Indeed denominational boundaries were also falling in Scotland, though the road was not always straight and never narrow. When Robert Burns visited the 1869 Assembly of the Free Church he cheered on, amid acrimonious debate, those seeking to join the theologically suspect  United Presbyterians. That union would only be consummated thirty-one years later when the Free Church had lost its theological compass and had embraced voluntaryism. It is no accident that the impetus for church union in Canada came from Scotland with the arrival as Principal of Manitoba College of William Patrick, fresh from the union that formed the United Free Church in 1900. In a national Methodist assembly meeting in Winnipeg in September 1902, Patrick extrapolated from his recent Scottish experience a logical progression uniting all the Protestant churches in Canada in a grand coalition to fight – as Charles Gordon opined that day – rising and rampant materialism. Thus began twenty-three years of denominational brinkmanship in Canada.

In 1925, be it remembered, it was the Free Church part of the Presbyterian Church in Canada that led the way into church union. As in 1876 when it was a Church of Scotland minister, Archibald Hamilton Charteris[46], who blew the whistle on William Robertson Smith, the Free Church Old Testament higher critic, in the name of Calvinist orthodoxy, so some of the Kirk side of the Presbyterian Church in Canada, in their conservatism, were wary of theological accommodation with the Arminian Methodists and the independent Congregationalists. In 1925 there were more Knox and Chalmers congregations, with their Free Church roots, that went into Union than those named St Andrew’s, often suggesting a Kirk ancestry.


All this Robert Burns started the day he disembarked from the Erromanga. The two institutions that he was most responsible for, Knox’s College and Knox’s Church, have dropped their apostrophes and gone off in different directions theologically, reflective of the diversity that was, and is, the Presbyterian Church in Canada. Burns’ legacy is mixed. But the craggy individualist that he was would not, one suspects, want it any differently. He was after all, a Calvinist, and Calvinists follow in the tradition of our theological parent, independent and often unpopular. Like our Reformer Robert Burns was a man of passion and deep conviction. Theology was nothing if it did not lead to a renewed life. “Guard then against cold and speculative conception of the gospel of Christ,” he warned. “Receive it into your heart as well as into your understandings; and let it be your unceasing supplication at the throne of grace, that ‘God would enable you to adorn this doctrine.’”[47]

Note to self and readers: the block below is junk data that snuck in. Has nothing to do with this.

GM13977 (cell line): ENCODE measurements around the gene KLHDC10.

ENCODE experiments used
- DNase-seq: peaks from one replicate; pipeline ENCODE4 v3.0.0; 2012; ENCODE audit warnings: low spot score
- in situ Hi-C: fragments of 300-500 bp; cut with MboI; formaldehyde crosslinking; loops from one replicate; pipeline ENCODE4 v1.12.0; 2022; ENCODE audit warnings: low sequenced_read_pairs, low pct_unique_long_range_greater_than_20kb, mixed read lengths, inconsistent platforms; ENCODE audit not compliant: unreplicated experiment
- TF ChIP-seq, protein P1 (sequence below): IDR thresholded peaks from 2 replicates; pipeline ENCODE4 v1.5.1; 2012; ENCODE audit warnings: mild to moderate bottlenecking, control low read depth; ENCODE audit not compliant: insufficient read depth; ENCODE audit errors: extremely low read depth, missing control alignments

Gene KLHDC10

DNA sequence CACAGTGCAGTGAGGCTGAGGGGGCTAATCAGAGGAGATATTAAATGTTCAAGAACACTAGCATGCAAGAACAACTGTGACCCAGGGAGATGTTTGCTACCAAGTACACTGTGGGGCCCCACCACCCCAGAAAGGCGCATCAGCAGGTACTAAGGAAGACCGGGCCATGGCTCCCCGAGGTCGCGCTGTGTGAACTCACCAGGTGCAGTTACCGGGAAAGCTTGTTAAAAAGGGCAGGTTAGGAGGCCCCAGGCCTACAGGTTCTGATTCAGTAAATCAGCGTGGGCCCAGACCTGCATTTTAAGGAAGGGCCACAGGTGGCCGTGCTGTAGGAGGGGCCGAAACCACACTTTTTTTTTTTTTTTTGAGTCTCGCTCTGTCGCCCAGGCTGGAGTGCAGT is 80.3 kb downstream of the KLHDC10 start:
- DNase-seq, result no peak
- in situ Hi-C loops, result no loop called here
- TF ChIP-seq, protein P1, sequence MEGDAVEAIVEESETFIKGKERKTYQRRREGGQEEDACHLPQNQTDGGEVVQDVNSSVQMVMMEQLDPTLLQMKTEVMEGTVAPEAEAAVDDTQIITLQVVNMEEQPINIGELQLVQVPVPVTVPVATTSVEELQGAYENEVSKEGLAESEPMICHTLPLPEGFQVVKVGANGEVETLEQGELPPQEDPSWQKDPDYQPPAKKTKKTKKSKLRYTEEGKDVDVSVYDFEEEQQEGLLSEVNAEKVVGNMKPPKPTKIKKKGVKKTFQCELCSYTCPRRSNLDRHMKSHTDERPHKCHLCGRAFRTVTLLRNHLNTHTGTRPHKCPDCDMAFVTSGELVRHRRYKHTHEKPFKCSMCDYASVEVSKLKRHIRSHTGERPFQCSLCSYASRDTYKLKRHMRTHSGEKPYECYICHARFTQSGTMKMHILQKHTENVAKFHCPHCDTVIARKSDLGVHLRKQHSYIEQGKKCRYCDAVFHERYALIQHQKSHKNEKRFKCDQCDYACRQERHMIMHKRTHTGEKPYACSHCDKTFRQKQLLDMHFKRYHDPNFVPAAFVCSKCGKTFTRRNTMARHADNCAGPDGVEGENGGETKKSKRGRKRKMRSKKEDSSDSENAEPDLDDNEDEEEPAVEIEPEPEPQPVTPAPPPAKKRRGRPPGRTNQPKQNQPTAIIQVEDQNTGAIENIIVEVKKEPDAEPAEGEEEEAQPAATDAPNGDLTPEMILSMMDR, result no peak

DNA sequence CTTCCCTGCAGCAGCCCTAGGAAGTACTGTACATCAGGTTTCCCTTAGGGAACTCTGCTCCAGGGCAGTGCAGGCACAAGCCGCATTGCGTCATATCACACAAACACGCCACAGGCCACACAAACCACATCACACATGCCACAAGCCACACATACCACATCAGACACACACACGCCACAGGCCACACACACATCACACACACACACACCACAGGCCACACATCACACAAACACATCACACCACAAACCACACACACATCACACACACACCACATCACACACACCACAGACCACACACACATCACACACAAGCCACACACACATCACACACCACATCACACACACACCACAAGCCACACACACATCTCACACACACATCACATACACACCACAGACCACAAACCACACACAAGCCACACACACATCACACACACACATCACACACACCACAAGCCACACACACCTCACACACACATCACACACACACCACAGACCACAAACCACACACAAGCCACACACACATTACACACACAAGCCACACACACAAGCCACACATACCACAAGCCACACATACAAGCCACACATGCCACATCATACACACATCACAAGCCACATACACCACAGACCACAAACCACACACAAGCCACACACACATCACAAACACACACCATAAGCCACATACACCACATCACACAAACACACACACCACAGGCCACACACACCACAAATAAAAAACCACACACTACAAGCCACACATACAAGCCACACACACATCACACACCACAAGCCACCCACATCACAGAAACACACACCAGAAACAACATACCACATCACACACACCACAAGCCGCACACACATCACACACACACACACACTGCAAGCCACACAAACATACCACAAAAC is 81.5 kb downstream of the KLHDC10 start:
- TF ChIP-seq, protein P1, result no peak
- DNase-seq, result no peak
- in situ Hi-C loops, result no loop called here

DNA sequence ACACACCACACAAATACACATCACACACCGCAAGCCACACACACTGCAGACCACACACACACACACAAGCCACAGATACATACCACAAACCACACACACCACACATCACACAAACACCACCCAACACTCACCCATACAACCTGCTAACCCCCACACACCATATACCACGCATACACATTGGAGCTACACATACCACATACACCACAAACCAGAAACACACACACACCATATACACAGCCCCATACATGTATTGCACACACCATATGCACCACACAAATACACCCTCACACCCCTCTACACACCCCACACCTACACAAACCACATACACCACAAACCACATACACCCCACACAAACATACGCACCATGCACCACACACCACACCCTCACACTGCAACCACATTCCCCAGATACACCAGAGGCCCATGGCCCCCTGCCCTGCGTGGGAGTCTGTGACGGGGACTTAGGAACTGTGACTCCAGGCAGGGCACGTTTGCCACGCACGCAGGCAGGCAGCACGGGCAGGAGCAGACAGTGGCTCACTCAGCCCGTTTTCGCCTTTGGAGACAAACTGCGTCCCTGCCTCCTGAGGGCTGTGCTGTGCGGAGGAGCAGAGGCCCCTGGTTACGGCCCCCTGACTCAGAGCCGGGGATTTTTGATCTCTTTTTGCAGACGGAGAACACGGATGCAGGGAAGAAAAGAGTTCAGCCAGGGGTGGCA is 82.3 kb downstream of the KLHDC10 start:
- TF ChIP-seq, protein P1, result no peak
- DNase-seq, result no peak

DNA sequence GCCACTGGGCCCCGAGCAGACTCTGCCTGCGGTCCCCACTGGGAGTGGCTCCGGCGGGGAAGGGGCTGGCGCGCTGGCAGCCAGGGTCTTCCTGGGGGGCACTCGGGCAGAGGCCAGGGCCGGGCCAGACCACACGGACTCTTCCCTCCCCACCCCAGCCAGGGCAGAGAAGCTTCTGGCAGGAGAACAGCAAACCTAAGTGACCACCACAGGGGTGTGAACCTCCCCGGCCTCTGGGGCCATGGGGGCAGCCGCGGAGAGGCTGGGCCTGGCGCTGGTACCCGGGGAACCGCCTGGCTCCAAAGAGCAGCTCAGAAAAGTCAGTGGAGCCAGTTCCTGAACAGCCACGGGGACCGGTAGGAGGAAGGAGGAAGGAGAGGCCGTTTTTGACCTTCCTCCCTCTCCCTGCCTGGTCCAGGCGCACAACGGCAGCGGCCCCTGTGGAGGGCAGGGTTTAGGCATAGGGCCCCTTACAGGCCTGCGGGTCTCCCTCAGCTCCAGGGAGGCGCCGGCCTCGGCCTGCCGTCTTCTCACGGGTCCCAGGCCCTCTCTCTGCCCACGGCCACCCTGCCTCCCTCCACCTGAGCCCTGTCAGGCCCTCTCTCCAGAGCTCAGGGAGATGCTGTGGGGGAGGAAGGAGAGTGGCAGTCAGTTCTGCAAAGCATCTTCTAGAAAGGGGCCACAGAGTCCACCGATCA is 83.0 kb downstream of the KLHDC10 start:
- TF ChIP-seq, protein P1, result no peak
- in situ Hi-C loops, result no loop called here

[1].Sydney Smith, Lady Holland’s Memoir, vol 1, (New York: Harper and Brother, 1855) 17.

[2]. There is a thorough and workmanlike 1978 Queen’s University Ph. D. thesis by Harry John Bridgman titled Three Scots Presbyterians in Upper Canada: A Study In Immigration, Nationalism and Religion which devotes pages 235 to 334 to a study of Burns but without much understanding or appreciation of Burns’ theology.  He has also written the Dictionary of Canadian Biography Volume IX (1861-1870) article on Burns (pages 104 – 108) (Toronto: University of Toronto Press, 1976). In 1994 the Champlain Society published Selected Correspondence of the Glasgow Colonial Society 1825 – 1840 by Elizabeth Kerr McDougall (working with John Moir) (Toronto: The Champlain Society, 1994). She dismisses Burns as “a controversialist with an acrimonious nature” and erroneously says he was forced to resign from his professorship as well as his congregation. Professor Richard Vaudry’s The Free Church in Victorian Canada, 1844 – 1861 (Waterloo, ON: Wilfred Laurier University Press, 1989) is helpful. Burns’ Life and Times is now on the Internet http://www.archive.org/stream/lifetimesofrevro00burnuoft#page/438/mode/1up. William Fitch, a former minister of Knox Church Toronto, has a colourful and sanitized description of Burns’ ministry in Knox Church Toronto Avant-garde Evangelical Advancing (Toronto: Knox Church, 1971). In addition there are six boxes of a Burns archive accessed in 1913 (by the terms of the division of the assets of Knox College following church union given to the United Church of Canada) at the United Church Archives, 3250 Bloor St. W., Toronto. Box 1 and 2 are his (undated) lecture notes from Knox’s College. Part of Box 2 and Box 3 consist of shorthand sermon material dating back to 1819 through 1833. Box 4 consists of his exegetical studies “Sabbath forenoon” of various Bible books, verse by verse, in shorthand taught 1821 through 1832. Box 5 continues with this material but then (in script) includes material from his student days (1803 – 1809). Box 6 has earlier material going back to 1799.